My name is Miriam Hoffman and I hail from a diversified crop and livestock farm in north central Illinois, where my passion for agriculture began. As I became heavily involved in FFA during my time at Earlville High School, I began to see how I could build a meaningful career in the agriculture industry by serving both farmers and consumers. As of fall 2020, I am a junior at Southern Illinois University Carbondale studying agribusiness economics; I will be deferring both 2021 semesters to fulfill my year of service as a National FFA Officer, and look forward to learning and sharing more about the beautifully diverse industry of agriculture in that role. I am so grateful to have been selected as a 2020 GFAI Scholarship Recipient. This fall, I was placed with the Mound City CGB location in the southern tip of Illinois. I spent two days shadowing the facility manager, Jonathan Pounds, and learned about both barge and rail operations. We also travelled to the Birds Point, Missouri, location that Mound City oversees; the intersection of the Mississippi and Ohio rivers is an incredible sight and I was fascinated to learn of some of the history that made the location what it is. One of my favorite parts of the two days was walking out across the catwalk to see the barge operations over the river. The barge loading and unloading point is across the Illinois-Kentucky state line, so I visited two new states during my time at Mound City CGB! Mr. Pounds introduced me to a number of other employees at the location, from operations to accounting to grain merchandising. I experienced a broad range of potential opportunities in the grain industry and I am grateful for the experience provided by the GFAI. I look forward to returning with a blog post in the spring, where I will relate my National FFA experiences to the grain industry.
My name is Jacy Castlebury and I am a junior at Western Illinois University studying Ag Business with a minor in Economics. Over the past two summers, I have interned with Dearwester Grain Services, a grain elevator and feed mill based out of Golden, IL. While I was there, I was able to gain a lot of knowledge and hands on experience about both the grain and feed industries. My favorite part about working at Dearwester Grain was learning about the grain markets and how the futures and basis work. In my future, I want to pursue a career in grain merchandising, and this internship helped me to learn a lot of the important basics, like basis trading and contracting.
This year, I was chosen as one of the 2020 GFAI Scholarship recipients. I am extremely grateful for the GFAI and the scholarship that they have provided me with to support my education. Along with the scholarship, I have had the opportunity to job shadow at Western Grain Marketing in Adair, IL. I was very impressed with how nice this facility was and how smoothly it was ran. After spending some time in the office, we took a tour outside. The morning that I was there, they were loading a rail car. I thought this was the most interesting thing that I had seen there, because I had never seen a rail car being loaded before. I was even able to go up to the top of the stairs and see how they loaded it from up above. Overall, it was a great day and I learned a lot from it. I appreciate Scott Sims and the rest of the crew at WGM in Adair for having me and taking the time during the middle of harvest to show me what they do!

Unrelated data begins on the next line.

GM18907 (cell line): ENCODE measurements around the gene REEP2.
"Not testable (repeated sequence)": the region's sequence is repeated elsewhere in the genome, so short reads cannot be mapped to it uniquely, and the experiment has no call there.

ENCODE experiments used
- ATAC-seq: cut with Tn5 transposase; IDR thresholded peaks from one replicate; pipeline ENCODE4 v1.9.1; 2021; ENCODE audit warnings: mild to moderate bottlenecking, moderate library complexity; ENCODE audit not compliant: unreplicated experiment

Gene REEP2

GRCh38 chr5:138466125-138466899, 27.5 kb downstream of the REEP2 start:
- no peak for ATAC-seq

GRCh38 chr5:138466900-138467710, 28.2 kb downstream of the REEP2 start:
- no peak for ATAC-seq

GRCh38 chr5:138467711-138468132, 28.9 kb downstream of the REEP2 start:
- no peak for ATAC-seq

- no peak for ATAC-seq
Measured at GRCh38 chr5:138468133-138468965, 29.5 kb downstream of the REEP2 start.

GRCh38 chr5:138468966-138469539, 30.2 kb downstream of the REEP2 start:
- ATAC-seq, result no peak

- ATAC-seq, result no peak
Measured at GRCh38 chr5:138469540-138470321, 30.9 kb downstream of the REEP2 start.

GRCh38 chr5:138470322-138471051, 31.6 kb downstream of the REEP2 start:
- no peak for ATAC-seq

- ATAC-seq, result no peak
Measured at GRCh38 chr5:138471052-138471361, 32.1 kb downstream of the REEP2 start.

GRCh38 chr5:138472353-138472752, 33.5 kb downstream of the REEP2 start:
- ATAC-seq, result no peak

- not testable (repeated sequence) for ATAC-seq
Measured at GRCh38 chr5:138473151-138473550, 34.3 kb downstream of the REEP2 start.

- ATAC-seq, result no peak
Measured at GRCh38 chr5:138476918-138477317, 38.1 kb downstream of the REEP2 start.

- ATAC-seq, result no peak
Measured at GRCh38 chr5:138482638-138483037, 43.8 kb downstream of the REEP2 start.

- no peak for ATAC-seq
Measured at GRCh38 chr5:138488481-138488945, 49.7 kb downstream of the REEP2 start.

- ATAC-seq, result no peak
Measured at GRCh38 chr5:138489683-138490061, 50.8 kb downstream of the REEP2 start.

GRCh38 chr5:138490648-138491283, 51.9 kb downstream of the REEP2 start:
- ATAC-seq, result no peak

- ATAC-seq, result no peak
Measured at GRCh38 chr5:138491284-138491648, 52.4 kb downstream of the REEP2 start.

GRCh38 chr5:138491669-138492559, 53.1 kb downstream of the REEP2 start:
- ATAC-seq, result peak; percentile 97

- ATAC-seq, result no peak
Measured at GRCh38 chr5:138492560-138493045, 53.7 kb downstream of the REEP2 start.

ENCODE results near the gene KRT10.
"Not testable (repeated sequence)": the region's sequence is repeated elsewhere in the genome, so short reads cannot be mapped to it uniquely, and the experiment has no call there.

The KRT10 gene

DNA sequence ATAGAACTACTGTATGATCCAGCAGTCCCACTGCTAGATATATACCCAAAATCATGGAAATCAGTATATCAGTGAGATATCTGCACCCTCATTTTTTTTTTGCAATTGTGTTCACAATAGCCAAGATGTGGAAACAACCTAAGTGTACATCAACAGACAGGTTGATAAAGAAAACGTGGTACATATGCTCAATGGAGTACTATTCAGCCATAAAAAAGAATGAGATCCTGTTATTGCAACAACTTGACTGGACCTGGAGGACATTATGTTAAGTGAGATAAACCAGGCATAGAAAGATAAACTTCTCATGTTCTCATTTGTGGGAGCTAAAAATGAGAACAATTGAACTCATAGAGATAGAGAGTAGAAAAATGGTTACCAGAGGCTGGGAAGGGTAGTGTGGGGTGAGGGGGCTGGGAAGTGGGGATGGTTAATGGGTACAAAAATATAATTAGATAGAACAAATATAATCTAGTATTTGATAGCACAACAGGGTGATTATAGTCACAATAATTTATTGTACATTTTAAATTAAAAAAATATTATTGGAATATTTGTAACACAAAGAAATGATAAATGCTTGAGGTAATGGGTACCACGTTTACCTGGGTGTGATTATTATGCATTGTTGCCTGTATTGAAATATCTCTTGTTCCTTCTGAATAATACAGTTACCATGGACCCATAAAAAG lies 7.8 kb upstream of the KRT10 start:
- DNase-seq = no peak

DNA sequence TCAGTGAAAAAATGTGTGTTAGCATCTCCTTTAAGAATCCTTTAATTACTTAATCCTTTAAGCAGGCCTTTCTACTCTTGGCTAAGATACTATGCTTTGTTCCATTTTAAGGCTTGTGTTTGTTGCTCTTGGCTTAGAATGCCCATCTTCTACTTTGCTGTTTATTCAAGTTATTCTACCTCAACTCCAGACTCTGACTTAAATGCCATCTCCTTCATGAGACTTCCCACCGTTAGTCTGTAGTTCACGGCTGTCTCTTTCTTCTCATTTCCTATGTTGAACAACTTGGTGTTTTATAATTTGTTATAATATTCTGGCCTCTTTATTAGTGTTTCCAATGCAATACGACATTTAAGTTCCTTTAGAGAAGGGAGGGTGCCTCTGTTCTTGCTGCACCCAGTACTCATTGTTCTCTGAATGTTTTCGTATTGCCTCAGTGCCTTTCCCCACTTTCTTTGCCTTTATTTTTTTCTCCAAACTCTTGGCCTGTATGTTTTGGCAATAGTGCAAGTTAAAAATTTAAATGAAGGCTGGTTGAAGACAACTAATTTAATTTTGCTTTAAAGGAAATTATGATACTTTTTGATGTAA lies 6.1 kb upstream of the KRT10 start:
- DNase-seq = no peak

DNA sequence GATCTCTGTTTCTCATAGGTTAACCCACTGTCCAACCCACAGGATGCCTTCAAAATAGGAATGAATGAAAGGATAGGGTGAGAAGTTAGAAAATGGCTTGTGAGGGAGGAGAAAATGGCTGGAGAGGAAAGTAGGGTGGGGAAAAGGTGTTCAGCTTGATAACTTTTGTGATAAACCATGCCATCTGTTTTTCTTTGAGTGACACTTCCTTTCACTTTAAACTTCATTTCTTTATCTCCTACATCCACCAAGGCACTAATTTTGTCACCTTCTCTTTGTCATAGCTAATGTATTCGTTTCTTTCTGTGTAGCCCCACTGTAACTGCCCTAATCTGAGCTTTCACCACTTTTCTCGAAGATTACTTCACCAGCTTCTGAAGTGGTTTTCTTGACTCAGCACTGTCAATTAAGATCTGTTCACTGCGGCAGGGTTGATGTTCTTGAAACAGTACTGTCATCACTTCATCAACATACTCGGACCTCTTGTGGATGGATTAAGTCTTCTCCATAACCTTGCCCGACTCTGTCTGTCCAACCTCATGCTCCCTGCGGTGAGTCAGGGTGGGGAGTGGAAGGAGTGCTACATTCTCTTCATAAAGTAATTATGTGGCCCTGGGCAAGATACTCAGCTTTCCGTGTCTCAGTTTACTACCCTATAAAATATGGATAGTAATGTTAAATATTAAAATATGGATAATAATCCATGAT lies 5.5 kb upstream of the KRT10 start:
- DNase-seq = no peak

My name is Parker Karrick and I am from Patoka, Illinois which is in Marion County. I am currently a senior at Murray State University where I am studying Agriculture Leadership. This year, I was blessed with being chosen as a Grain and Feed Association of Illinois Scholarship recipient. This scholarship has already enabled me to network with new individuals, experience different aspects of the industry, and have hands-on experience. As part of my job shadowing, I had the opportunity to go to Tosh Farms in Henry, Tennessee. While there, I shadowed Caleb Haywood who is the Elevator Operations Manager at Tosh Pork. Mr. Haywood took the time to show me their elevator process and explained to me how they use it as a feed mill to support their hog operation. On my first visit there, I mainly just toured and learned about the company and on my second visit, I dove in and helped test the grain that was coming in. This is a task I have done in previous jobs, but it allowed me to see how similar tasks can be different depending on the location that you are in. Although similar, the growing season, crops, and other aspects of the agriculture industry have their differences from Tennessee to the rural area of Illinois that I am used to. Overall, this was a great experience for me to partake in and I look forward to returning to Tosh Farms in the spring!